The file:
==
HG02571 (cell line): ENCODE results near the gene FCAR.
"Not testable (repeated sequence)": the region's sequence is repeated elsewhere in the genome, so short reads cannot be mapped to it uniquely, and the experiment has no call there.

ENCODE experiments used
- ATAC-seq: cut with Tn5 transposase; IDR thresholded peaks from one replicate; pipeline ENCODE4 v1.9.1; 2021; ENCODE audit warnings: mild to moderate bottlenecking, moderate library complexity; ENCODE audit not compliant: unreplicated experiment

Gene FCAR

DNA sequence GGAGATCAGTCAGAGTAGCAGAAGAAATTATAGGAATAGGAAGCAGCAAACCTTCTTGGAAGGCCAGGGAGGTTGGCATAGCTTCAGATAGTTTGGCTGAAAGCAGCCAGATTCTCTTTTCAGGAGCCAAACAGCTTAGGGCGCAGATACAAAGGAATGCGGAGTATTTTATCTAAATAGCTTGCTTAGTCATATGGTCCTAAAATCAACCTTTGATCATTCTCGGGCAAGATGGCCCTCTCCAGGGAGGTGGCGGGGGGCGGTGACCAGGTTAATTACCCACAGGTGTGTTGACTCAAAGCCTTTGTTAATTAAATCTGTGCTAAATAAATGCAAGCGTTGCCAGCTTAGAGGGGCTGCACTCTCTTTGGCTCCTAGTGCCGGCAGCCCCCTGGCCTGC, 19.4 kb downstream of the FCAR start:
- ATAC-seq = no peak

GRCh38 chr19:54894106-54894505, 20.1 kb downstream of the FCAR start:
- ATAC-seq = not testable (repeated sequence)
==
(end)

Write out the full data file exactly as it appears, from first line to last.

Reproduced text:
HG02571 (cell line): ENCODE results near the gene FCAR.
"Not testable (repeated sequence)": the region's sequence is repeated elsewhere in the genome, so short reads cannot be mapped to it uniquely, and the experiment has no call there.

ENCODE experiments used
- ATAC-seq: cut with Tn5 transposase; IDR thresholded peaks from one replicate; pipeline ENCODE4 v1.9.1; 2021; ENCODE audit warnings: mild to moderate bottlenecking, moderate library complexity; ENCODE audit not compliant: unreplicated experiment

Gene FCAR

DNA sequence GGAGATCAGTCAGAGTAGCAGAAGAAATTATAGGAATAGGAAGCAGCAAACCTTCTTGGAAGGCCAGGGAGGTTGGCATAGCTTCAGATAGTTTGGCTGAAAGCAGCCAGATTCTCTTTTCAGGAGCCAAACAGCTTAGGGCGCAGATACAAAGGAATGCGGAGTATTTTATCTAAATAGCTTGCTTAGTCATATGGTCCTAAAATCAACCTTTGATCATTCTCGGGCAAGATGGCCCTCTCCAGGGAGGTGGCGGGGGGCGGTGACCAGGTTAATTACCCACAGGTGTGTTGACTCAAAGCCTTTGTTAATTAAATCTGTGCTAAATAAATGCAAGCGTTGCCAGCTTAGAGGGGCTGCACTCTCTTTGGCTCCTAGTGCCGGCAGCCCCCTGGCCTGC, 19.4 kb downstream of the FCAR start:
- ATAC-seq = no peak

GRCh38 chr19:54894106-54894505, 20.1 kb downstream of the FCAR start:
- ATAC-seq = not testable (repeated sequence)